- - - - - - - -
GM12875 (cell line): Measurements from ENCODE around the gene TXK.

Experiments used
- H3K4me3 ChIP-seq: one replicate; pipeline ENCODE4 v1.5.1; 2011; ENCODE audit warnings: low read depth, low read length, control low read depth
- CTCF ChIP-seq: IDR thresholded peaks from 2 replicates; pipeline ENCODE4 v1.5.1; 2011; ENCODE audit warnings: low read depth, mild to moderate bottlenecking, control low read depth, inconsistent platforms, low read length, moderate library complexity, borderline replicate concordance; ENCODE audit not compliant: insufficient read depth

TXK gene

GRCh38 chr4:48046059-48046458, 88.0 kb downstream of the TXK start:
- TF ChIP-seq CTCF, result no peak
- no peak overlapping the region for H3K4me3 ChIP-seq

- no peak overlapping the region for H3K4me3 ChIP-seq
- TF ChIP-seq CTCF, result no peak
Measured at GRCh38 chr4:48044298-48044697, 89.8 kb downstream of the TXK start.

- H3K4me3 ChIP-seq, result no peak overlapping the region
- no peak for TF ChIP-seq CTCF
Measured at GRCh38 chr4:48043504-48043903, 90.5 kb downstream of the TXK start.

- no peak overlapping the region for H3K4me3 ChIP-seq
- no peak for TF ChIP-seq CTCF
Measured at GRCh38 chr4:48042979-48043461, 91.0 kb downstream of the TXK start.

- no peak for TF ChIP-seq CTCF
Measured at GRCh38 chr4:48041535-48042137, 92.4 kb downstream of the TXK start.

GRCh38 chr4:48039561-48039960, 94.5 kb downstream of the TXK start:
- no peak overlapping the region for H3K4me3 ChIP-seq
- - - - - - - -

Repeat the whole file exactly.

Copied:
GM12875 (cell line): Measurements from ENCODE around the gene TXK.

Experiments used
- H3K4me3 ChIP-seq: one replicate; pipeline ENCODE4 v1.5.1; 2011; ENCODE audit warnings: low read depth, low read length, control low read depth
- CTCF ChIP-seq: IDR thresholded peaks from 2 replicates; pipeline ENCODE4 v1.5.1; 2011; ENCODE audit warnings: low read depth, mild to moderate bottlenecking, control low read depth, inconsistent platforms, low read length, moderate library complexity, borderline replicate concordance; ENCODE audit not compliant: insufficient read depth

TXK gene

GRCh38 chr4:48046059-48046458, 88.0 kb downstream of the TXK start:
- TF ChIP-seq CTCF, result no peak
- no peak overlapping the region for H3K4me3 ChIP-seq

- no peak overlapping the region for H3K4me3 ChIP-seq
- TF ChIP-seq CTCF, result no peak
Measured at GRCh38 chr4:48044298-48044697, 89.8 kb downstream of the TXK start.

- H3K4me3 ChIP-seq, result no peak overlapping the region
- no peak for TF ChIP-seq CTCF
Measured at GRCh38 chr4:48043504-48043903, 90.5 kb downstream of the TXK start.

- no peak overlapping the region for H3K4me3 ChIP-seq
- no peak for TF ChIP-seq CTCF
Measured at GRCh38 chr4:48042979-48043461, 91.0 kb downstream of the TXK start.

- no peak for TF ChIP-seq CTCF
Measured at GRCh38 chr4:48041535-48042137, 92.4 kb downstream of the TXK start.

GRCh38 chr4:48039561-48039960, 94.5 kb downstream of the TXK start:
- no peak overlapping the region for H3K4me3 ChIP-seq